On June 5, 2004, about 1600 Pacific daylight time, a Schweizer 269C-1, N9421K, collided with terrain and rolled over near Brentwood, California. Helicopter Adventures, Inc., was operating the helicopter under the provisions of 14 CFR Part 91. The certified flight instructor (CFI) and the student pilot were not injured; the helicopter sustained substantial damage. The local instructional flight departed Buchanan Field Airport, Concord, California, about 1500. Visual meteorological conditions prevailed, and a company visual flight rules flight plan had been filed. The wreckage was at 37 degrees 53 minutes north latitude and 121 degrees 45 minutes west longitude. Use your browsers 'back' function to return to synopsisReturn to Query Page
In a written statement, the operator of the helicopter stated that the CFI had planned to take the student pilot to the Silva Ranch practice area, about 15 miles east of Concord. During the en route portion of the flight, the student practiced maneuvering the helicopter in straight and level flight. Upon arriving at the practice area (a large flat valley), the CFI instructed the student on hover techniques by demonstrating the use of control inputs. The student practiced maneuvering the helicopter via the use of a sole control input, starting with pedals, then collective, followed by cyclic. While the student was manipulating the cyclic, the CFI noted that the friction setting on the collective had been engaged, and he attempted to disengage it.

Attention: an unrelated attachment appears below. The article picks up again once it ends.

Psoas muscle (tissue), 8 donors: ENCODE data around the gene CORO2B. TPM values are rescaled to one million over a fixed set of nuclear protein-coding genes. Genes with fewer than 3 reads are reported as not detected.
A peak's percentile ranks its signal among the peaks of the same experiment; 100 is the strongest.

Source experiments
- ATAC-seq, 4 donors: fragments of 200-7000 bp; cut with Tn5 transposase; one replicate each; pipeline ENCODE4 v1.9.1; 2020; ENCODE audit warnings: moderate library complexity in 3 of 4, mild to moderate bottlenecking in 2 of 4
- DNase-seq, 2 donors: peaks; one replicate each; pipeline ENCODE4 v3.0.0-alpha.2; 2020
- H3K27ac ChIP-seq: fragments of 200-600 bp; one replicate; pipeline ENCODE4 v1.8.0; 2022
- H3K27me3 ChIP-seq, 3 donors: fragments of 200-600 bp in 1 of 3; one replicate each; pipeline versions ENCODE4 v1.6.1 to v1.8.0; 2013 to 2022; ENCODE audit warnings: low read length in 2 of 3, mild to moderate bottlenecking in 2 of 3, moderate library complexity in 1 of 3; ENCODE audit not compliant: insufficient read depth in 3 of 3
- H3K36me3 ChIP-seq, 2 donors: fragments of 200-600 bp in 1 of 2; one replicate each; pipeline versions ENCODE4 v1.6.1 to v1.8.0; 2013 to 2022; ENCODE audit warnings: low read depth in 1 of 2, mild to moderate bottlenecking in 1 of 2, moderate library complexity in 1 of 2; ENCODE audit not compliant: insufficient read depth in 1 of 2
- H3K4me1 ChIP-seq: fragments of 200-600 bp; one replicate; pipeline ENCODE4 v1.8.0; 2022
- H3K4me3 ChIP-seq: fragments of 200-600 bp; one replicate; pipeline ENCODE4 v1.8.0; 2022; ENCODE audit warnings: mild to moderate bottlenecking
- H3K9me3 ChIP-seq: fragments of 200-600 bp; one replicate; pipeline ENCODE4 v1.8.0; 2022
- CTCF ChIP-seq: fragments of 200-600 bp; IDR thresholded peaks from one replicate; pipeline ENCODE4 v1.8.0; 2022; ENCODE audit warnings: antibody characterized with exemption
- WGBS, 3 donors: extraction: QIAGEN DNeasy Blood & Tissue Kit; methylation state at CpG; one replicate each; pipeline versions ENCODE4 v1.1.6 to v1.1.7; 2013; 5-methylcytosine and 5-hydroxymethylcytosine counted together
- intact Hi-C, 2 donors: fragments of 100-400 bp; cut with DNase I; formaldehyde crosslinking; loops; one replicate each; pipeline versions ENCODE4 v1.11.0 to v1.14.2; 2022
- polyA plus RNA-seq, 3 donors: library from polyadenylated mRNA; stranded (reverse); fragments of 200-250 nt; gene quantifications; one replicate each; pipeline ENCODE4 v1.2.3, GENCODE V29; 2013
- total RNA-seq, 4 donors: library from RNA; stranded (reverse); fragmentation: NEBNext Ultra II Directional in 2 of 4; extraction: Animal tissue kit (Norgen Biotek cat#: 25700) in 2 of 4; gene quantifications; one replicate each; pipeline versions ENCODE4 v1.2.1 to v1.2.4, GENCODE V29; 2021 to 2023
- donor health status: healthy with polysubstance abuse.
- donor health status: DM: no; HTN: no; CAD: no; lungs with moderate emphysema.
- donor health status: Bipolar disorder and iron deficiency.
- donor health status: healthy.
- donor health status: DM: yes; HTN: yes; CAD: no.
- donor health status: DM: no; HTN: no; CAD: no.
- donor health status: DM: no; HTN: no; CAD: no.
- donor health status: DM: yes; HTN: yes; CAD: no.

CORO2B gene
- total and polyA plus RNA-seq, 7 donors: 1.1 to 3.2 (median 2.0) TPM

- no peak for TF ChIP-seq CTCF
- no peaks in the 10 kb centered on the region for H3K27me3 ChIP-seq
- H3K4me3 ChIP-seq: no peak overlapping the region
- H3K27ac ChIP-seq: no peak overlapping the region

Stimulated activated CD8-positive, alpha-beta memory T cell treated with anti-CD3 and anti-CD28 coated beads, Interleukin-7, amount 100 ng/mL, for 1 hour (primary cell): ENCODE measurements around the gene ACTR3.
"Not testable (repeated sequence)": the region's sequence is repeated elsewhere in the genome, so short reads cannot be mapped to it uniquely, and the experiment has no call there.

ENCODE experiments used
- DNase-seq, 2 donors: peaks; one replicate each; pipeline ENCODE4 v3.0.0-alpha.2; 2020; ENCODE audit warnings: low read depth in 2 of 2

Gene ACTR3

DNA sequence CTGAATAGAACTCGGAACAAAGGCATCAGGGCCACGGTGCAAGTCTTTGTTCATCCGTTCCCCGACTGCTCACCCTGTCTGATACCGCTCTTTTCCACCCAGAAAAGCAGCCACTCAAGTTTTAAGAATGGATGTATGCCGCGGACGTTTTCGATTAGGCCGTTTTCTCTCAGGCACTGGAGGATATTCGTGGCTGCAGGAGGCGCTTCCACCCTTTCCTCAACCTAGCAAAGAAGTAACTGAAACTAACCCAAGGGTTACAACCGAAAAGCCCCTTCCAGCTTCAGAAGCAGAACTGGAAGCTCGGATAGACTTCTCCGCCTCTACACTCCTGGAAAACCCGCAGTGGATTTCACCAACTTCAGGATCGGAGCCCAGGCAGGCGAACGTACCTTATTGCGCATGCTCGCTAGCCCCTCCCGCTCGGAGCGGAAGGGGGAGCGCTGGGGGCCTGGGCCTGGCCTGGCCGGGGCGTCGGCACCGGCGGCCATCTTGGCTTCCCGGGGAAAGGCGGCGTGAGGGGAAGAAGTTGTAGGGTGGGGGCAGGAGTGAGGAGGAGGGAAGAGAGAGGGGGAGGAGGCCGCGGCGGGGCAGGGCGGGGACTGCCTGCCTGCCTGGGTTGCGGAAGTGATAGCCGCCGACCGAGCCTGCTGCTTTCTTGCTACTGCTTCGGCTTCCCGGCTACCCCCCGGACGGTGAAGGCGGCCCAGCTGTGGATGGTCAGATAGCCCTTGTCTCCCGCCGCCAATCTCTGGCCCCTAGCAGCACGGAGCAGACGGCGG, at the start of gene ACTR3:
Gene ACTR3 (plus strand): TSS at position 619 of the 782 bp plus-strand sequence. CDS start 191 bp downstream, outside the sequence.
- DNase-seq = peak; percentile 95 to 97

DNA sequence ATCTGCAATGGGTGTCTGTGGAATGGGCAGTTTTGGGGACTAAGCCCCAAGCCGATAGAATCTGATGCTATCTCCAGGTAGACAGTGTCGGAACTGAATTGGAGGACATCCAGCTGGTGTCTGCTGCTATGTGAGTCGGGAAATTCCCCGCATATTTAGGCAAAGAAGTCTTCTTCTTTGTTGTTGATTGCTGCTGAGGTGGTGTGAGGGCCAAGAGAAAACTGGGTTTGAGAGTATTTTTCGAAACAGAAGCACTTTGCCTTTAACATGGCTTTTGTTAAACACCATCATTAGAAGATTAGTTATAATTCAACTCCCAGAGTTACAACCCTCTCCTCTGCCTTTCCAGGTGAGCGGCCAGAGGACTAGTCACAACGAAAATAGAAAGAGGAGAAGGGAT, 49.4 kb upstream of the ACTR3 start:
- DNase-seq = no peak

As the CFI was focusing his attention on the friction setting for the collective, the student made a large forward cyclic input. The CFI input aft cyclic and increased the collective in an effort to counteract the student's abrupt maneuver and maintain ground separation. The helicopter impacted the ground and rolled over.
In a written statement, the CFI reported that, while maneuvering about 3 to 4 feet above ground level, he noticed that the collective was difficult to adjust. He glanced down at the collective and realized that the collective friction had been activated. (According to the Schweitzer Pilot's Operating Handbook, the friction control is activated by adjustment of a lever.) While the CFI attempted to adjust the friction setting, the student made a large forward cyclic input. The helicopter responded in an extreme nose down position and began to move forward. The helicopter impacted terrain and rolled over the nose, coming to rest on the right side. The CFI reported no preimpact mechanical malfunctions or failures with the helicopter.